In fact, the carceral system is even present and standardized in education.  The punish-and-reward system in elementary schools teaches children how to deal with authority.  Young black men are punished in school systems, so the prison system has an impact on black men’s lives from a young age.  James Baldwin speaks to this in his essay “My Dungeon Shook.”  He communicates how black manhood gets fixed in collaboration with white supremacy in systemic forces and institutions.  This creates constructs for black people because the system still enslaves them.  Civilization “intended that you should perish” (Baldwin 7).  In terms of the carceral state, Baldwin references the idea of being “a worthless human being” (Baldwin 7).  Prisoners are marked and dangerous and locked in cages.  In essence, they are treated as the epitome of worthlessness.  His thoughts reveal that identity is formed as a response to civilization.  What you see in civilization forms what it means to be black.  When you try to stand up, you unknowingly attack the entire power structure of civilization.

America has an unofficial “caste” system that is not in favor of minority races in society.  The carceral system is a way of disenfranchising black people.  This is a racial caste system like slavery, it is something that you cannot work or behave your way out of.  The old Jim Crow is a system of rules, laws, operations, and practices that operated to lock African-Americans into a permanent second-class status.  It authorizes legal discrimination against them.  In Urban America, they are incarcerated at a grossly disproportionate rate.  The War on Drugs has caused the incarceration rates to quadruple since it started in the 80’s (Alexander).  Somehow, the crime rate has dropped, yet incarceration has risen steeply since prisons were being built to be private institutions rather than punishment.  With prisons near positions of overcrowding, and a majority of those inmates being African Americans with nonviolent crimes, incarceration has become a new way of racism, giving birth to new prisons being built to hold inmates.  Arrests give people criminal records for life that will authorize legal discrimination against them in employment, housing, access to education, and public benefits.  Alexander feels that in Urban America, the majority of young black men are warehoused in prisons or given criminal records permanently that trap them in a second-class status.  All people should be treated fairly with dignity and respect.  By unfairly creating a lack of opportunity for minority groups, individuals are unable to deviate properly from the “caste system,” which tries to maintain the racial group.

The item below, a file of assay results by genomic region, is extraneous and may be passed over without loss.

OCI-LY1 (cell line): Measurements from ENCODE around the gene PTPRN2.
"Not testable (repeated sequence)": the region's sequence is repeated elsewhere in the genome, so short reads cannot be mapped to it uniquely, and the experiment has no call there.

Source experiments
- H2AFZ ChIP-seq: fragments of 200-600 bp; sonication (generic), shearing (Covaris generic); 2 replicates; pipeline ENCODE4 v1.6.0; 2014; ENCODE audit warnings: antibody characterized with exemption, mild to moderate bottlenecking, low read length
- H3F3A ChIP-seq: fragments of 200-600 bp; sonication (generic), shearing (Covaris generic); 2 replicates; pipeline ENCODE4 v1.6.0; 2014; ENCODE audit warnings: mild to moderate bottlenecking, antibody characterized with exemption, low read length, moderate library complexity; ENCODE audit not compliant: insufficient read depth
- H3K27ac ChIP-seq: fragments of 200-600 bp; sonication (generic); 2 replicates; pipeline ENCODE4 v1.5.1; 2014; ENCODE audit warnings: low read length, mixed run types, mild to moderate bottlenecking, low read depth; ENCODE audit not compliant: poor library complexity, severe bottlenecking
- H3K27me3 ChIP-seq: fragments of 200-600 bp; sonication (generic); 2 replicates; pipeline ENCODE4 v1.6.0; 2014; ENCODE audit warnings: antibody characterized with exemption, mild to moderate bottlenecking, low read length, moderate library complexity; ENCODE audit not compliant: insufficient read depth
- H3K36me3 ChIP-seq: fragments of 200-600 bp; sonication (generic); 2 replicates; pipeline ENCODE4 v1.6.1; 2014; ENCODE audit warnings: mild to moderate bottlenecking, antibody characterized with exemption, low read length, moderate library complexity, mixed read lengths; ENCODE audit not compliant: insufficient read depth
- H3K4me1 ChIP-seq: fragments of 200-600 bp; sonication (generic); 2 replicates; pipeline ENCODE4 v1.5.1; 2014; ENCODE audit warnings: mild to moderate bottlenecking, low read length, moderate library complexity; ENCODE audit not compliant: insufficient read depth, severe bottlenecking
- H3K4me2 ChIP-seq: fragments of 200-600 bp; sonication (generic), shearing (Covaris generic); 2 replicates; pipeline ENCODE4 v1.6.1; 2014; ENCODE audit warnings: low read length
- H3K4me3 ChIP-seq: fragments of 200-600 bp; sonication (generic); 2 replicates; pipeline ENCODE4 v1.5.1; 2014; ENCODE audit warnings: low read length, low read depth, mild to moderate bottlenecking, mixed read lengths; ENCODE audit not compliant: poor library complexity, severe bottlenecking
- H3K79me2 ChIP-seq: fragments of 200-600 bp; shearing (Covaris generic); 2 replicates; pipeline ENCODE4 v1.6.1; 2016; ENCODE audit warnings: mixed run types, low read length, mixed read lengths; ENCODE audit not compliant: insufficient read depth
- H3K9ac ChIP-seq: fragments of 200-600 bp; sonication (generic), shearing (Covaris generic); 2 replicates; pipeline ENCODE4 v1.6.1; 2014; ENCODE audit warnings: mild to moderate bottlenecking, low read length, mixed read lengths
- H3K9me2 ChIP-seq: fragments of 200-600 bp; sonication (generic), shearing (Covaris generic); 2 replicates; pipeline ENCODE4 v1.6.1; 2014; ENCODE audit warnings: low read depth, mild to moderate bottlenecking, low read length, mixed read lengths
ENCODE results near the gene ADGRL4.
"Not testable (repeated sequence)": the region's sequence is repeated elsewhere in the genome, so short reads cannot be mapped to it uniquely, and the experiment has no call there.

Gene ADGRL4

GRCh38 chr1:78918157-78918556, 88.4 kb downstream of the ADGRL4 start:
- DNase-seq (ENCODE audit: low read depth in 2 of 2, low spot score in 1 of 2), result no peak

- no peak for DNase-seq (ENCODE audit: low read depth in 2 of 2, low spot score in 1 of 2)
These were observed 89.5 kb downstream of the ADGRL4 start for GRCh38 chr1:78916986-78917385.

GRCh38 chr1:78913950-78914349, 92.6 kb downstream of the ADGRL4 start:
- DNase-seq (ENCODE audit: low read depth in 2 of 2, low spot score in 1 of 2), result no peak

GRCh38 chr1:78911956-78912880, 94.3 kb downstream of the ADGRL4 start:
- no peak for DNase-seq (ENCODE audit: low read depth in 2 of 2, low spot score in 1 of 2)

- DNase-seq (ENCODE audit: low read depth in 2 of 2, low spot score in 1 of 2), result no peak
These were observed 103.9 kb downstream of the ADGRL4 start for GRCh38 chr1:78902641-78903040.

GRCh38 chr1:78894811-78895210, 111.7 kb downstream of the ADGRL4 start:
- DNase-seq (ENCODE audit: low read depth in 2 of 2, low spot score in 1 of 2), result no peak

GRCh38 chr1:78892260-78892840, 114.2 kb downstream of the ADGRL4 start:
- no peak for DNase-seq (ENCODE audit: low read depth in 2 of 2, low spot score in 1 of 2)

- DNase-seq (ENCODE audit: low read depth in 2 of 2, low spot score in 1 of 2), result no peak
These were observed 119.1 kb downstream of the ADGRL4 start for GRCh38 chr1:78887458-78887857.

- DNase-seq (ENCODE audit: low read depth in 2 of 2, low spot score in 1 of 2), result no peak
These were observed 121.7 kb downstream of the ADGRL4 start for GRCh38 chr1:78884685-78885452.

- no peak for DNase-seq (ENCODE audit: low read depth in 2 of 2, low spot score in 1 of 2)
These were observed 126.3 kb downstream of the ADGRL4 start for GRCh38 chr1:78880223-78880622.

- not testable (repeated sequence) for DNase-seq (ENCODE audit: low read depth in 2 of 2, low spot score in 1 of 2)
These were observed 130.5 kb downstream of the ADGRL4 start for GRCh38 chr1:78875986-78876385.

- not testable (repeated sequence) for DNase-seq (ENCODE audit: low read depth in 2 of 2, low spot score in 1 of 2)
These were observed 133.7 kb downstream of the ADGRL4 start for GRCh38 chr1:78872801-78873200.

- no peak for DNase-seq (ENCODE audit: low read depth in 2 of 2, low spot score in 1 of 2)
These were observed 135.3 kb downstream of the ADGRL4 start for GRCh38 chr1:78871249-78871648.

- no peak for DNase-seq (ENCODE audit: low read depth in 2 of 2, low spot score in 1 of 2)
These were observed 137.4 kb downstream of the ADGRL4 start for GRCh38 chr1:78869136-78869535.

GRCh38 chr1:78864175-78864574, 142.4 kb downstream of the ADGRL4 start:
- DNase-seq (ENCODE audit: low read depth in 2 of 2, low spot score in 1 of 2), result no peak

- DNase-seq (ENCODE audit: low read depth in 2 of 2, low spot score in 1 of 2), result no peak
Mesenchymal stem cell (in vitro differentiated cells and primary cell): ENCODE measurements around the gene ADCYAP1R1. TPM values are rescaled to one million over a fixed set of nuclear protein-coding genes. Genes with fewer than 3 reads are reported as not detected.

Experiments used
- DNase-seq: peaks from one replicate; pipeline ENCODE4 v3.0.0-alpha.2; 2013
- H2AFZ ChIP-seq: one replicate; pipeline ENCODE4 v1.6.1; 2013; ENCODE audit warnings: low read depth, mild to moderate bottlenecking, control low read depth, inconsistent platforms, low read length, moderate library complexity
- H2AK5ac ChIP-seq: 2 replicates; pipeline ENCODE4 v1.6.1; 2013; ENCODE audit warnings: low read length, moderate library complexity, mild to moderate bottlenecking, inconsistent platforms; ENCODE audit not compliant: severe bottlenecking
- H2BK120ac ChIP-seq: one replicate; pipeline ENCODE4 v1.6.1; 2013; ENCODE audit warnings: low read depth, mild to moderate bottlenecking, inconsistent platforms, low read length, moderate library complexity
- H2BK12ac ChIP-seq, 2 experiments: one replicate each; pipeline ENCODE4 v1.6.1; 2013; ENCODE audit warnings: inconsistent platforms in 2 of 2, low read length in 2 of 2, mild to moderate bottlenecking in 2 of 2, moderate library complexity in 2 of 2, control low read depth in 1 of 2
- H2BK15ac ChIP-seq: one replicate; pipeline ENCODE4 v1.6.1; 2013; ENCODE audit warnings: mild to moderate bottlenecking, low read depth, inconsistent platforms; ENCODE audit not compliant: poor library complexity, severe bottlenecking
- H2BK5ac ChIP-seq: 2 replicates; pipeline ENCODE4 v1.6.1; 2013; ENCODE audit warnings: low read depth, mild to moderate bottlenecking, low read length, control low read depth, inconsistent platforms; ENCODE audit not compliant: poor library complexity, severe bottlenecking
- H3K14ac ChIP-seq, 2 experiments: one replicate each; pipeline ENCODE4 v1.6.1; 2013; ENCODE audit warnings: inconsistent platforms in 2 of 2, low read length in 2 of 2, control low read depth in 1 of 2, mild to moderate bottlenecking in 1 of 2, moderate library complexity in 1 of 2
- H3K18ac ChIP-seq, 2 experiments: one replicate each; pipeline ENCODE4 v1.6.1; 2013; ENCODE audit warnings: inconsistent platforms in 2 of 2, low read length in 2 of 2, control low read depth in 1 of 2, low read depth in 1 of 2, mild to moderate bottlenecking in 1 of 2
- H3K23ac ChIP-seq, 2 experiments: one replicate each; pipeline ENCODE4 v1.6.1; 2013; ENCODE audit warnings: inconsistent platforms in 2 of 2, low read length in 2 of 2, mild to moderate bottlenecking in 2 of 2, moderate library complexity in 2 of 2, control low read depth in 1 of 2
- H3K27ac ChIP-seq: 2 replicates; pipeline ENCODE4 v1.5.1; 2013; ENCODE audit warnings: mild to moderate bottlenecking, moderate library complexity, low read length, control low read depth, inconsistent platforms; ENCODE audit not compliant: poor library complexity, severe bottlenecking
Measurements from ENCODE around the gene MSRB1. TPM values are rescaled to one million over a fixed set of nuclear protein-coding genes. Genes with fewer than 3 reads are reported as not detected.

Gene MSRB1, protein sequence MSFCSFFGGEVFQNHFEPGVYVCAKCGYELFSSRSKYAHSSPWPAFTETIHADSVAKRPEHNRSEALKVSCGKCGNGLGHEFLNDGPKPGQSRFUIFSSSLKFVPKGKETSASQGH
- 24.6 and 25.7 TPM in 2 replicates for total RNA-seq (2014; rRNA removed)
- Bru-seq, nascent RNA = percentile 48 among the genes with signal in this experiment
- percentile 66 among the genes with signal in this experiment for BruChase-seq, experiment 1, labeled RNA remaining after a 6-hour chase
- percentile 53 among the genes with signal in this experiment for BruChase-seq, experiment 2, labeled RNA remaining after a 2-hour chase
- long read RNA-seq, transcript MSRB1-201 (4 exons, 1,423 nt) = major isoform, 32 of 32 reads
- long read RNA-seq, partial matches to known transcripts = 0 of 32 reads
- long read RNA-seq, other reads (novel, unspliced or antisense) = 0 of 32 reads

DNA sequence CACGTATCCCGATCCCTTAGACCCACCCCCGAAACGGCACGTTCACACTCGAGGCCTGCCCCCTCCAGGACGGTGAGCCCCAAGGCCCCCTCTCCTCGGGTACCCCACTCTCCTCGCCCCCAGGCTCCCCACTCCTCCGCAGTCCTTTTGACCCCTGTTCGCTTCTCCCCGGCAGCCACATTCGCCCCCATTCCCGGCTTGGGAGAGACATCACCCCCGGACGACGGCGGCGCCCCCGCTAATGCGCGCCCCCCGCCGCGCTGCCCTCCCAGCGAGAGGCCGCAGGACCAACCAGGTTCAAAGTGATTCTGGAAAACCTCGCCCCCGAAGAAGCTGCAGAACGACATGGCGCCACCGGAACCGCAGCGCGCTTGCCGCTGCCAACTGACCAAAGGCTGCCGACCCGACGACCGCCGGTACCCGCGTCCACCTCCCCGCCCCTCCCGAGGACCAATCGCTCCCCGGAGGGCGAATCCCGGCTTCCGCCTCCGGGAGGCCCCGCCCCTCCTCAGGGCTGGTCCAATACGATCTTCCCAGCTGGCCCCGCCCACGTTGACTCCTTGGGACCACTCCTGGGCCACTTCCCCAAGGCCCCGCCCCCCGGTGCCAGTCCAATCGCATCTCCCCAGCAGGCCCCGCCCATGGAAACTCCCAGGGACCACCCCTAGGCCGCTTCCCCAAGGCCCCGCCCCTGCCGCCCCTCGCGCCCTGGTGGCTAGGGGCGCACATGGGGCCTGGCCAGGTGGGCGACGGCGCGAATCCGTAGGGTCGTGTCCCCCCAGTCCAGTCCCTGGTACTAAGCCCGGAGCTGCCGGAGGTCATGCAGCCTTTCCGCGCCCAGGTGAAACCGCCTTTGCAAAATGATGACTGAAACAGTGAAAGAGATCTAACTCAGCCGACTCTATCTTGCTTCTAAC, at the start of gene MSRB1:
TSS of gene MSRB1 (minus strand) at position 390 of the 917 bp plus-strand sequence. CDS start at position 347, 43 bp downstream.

“Carceral masculinity” and its enormous presence in Urban America result from systemic inequalities.  The repetition of these inequalities by civilization ingrains problematic feelings in people’s mines.  In addition, the carceral state becomes normative throughout lives starting at a young age.  Then imprisonment affects people long after their release trapping them in a second-class status.  In many ways, the prison system is infused into black popular consciousness and culture to the extent that it informs part of their identity.


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This entry was posted on September 17, 2014 by in Reading Analysis and tagged , , , , , , , , , .